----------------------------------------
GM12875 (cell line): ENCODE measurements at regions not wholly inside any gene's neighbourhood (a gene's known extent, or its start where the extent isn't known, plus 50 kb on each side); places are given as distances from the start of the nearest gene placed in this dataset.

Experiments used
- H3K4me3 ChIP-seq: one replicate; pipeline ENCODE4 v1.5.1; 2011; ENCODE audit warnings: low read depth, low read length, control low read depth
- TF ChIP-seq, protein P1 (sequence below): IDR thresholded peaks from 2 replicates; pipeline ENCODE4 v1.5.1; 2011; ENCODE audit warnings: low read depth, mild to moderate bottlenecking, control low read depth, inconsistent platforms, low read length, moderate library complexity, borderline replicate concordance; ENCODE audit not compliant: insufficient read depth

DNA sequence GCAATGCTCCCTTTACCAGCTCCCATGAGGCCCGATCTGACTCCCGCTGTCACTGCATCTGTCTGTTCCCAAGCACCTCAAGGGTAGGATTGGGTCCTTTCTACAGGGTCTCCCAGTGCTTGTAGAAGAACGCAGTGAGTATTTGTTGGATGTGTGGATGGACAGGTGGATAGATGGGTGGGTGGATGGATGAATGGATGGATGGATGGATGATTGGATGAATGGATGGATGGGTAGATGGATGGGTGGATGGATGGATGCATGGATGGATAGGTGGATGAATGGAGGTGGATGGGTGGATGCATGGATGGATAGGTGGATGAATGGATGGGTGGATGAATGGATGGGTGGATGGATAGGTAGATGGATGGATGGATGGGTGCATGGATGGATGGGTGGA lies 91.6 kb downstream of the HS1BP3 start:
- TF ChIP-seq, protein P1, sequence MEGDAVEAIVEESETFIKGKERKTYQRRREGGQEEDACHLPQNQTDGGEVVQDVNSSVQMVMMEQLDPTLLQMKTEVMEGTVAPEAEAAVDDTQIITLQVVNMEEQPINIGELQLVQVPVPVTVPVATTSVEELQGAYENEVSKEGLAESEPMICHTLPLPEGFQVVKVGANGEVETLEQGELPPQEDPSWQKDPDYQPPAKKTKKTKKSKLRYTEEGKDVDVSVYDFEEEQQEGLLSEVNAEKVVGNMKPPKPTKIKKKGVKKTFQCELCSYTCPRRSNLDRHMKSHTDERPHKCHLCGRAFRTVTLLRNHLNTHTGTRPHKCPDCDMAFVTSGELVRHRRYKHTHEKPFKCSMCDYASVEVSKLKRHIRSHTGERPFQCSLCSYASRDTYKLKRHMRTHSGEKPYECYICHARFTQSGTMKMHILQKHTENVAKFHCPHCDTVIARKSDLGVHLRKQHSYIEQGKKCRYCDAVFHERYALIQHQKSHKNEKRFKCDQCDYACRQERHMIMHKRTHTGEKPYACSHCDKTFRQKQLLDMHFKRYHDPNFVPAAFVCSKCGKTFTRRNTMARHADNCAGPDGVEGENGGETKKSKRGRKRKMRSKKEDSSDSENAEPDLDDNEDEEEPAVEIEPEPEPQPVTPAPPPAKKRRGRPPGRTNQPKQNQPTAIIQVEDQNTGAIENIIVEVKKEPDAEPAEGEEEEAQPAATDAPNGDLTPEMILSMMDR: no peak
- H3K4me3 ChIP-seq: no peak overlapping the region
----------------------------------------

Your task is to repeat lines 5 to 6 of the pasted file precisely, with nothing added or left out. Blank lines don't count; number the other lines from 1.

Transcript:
DNA sequence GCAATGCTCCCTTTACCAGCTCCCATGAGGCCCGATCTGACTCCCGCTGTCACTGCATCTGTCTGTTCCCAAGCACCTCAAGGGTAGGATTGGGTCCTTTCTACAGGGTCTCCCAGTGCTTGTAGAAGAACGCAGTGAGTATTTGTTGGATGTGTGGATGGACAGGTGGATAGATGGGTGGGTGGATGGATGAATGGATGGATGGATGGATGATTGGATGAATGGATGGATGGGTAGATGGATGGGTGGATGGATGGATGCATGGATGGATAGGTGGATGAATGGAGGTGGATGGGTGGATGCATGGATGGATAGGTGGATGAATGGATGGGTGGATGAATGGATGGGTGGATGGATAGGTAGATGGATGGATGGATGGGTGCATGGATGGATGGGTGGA lies 91.6 kb downstream of the HS1BP3 start:
- TF ChIP-seq, protein P1, sequence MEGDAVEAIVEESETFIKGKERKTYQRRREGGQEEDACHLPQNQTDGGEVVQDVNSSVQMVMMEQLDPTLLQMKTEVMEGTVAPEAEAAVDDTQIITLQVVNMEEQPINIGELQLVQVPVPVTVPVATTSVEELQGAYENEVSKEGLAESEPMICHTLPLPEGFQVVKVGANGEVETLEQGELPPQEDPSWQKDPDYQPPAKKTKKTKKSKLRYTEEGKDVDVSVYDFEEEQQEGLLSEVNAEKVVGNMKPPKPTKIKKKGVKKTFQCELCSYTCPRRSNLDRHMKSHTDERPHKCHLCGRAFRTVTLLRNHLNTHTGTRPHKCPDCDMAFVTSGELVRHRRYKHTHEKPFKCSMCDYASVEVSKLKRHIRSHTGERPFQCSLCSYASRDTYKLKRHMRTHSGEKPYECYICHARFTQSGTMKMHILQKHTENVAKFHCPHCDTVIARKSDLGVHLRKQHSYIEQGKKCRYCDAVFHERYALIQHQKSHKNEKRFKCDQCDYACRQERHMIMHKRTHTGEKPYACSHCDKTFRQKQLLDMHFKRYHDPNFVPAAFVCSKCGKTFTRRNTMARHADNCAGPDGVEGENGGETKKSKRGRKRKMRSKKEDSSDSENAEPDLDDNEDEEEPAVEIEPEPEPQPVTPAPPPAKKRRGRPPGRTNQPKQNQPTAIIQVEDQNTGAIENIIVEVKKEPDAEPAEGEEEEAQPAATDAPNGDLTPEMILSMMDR: no peak